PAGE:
Stop Buying New Clothes. The Earth Is Mad.


Hey there! Welcome to Life Noggin. It’s called high fashion, look it up! I think, I don’t know if this is high fashion… Do you like shopping? I’m not a huge fan, but Ronbus here sure
is. And it’s no wonder why, he looks great in
everything! Globally, an estimated 30 million tons of
textiles and clothing are purchased each year., And along their life cycle – from material
production, to manufacturing, to disposal – they generate a lot of pollution. The most commonly used fabric for clothing
is polyester,,, which is a synthetic material made from coal and petroleum and is essentially
non-biodegradable. Annual production of polyester produces around
680 million metric tons of greenhouse gases, which is the equivalent of 185 coal-fired
power plants. Overall, the apparel industry represents 6.7%
of the world’s total greenhouse gas emissions, which is about 3.3 billion metric tons. The majority coming from dyeing fabrics, spinning
yarn, and producing fibers. For comparison, the transportation industry
accounts for about 15% of the world’s emissions, producing around 4.5 billion metric tons of
greenhouse gases. But emissions is only one part of the apparel
industry’s effect on the environment. Natural fiber crops like cotton, which is
used in about one-third of all textiles, requires a lot of water. For instance, one shirt requires 2,700 liters
of water, enough for one person to live off of for more than 2 years. These thirsty crops have a big impact on surrounding
areas, and in Central Asia, they almost drained the Aral Sea.,, These crops also account for 8 to 10% of global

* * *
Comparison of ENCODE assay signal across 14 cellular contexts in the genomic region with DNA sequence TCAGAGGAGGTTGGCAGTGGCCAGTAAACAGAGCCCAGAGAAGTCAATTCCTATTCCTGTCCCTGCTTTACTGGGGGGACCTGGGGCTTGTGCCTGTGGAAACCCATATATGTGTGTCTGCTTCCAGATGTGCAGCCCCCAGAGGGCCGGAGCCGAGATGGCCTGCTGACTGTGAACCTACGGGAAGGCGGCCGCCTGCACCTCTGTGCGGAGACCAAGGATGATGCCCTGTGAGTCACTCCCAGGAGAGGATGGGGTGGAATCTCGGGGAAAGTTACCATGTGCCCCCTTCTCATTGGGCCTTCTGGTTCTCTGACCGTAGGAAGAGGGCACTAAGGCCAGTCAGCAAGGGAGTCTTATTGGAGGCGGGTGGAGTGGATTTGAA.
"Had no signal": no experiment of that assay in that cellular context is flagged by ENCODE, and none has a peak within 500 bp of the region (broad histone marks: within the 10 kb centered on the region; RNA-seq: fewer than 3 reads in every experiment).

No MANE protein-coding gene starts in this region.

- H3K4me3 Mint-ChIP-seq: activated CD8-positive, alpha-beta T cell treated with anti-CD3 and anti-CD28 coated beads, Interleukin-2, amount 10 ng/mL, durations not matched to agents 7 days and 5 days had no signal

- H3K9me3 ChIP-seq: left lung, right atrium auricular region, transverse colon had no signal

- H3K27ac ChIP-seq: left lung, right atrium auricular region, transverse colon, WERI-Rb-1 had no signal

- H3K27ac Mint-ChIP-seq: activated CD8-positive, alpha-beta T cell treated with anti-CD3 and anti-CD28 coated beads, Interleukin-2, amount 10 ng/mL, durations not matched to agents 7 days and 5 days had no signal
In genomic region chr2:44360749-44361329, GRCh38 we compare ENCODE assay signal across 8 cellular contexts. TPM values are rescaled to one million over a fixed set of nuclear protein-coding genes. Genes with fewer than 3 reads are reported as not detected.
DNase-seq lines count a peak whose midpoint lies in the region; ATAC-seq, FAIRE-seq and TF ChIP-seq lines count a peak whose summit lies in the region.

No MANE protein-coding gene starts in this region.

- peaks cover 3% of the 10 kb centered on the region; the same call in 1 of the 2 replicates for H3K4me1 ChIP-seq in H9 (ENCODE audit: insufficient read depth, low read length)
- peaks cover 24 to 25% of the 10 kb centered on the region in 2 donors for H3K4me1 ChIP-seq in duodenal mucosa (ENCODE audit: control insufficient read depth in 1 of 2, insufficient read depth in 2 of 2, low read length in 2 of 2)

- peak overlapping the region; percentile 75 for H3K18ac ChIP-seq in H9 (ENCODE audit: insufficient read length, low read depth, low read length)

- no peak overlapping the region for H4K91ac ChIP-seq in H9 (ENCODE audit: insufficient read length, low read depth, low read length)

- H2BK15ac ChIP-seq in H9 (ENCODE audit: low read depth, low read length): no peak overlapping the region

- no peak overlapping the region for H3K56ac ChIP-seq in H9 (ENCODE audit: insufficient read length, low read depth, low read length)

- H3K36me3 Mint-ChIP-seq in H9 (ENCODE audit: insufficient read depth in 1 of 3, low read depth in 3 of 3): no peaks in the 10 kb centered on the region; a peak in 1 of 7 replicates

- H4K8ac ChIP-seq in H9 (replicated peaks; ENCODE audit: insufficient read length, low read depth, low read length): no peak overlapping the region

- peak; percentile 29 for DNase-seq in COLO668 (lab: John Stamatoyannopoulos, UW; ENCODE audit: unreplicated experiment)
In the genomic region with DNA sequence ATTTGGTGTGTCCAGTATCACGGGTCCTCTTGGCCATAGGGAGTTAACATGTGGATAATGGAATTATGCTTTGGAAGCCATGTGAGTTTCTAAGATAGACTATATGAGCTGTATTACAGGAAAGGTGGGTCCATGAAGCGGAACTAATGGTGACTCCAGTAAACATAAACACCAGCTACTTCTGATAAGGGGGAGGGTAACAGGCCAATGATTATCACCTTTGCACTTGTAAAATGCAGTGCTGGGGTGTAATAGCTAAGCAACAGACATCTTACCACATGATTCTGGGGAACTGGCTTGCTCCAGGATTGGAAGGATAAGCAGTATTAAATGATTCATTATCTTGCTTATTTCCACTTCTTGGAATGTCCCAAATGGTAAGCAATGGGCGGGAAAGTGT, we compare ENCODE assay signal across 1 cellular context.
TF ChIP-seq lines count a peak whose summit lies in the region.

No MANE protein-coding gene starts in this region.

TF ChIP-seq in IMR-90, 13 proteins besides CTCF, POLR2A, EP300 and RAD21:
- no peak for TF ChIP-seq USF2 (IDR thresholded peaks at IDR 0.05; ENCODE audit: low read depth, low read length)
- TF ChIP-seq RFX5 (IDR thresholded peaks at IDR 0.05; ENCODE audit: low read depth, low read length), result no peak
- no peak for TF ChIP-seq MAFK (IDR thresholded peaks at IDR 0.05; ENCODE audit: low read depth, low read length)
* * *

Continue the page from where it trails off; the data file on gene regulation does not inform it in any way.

pesticide use, despite using just 3% of the world’s growable land. These chemicals contaminate groundwater, a
common drinking water source in these communities. Hazardous chemicals from dyes used to color
materials can also leach out into ground water sources. In fact, these textile mills create around
20% of the world’s industrial water pollution. And more pollution accumulates at the very
end of your clothes’ life cycle. According to the US Environmental Protection
Agency, Americans throw away 16 million tons of clothing and textiles each year. The majority of which – 10.5 million tons
– ends up in landfills, while only 2.5 million tons are removed and recycled by the Center
for Textile Recycling., Fast fashion retailers are making this problem
even worse. To increase sales, they sell clothes that
are meant to be worn less than 10 times before being discarded., These items are often low
quality and cheap, but allow consumers to keep up with the constantly changing fashion
trends.,, But there are organizations and retailers
that are trying to combat the waste and pollution created by the clothing industry. Some retailers are implementing a sustainable
supply chain, swapping traditional materials for ones made of recycled products or eco-friendly
ones like organic cotton., They are also introducing green practices in manufacturing and distribution,
and making an effort to educate their consumers to shop ethically. And as consumers, there are ways we can help
too. We can shop at stores following sustainable
practices, buy less clothes or more durable items, and, of course, recycle.,,, So what’s stores do you shop at, and how
often do you think you buy clothes? Let me know in the comment section below,
or tell me what should I talk about next! Curious to know the benefits of staying in
a long term relationship? Check out this video! “Researchers found that coupled-up people
had relatively fewer symptoms of depression, but only in some economic scenarios.” As always my name is Blocko! This has been Life Noggin! Don’t forget to keep on thinking.

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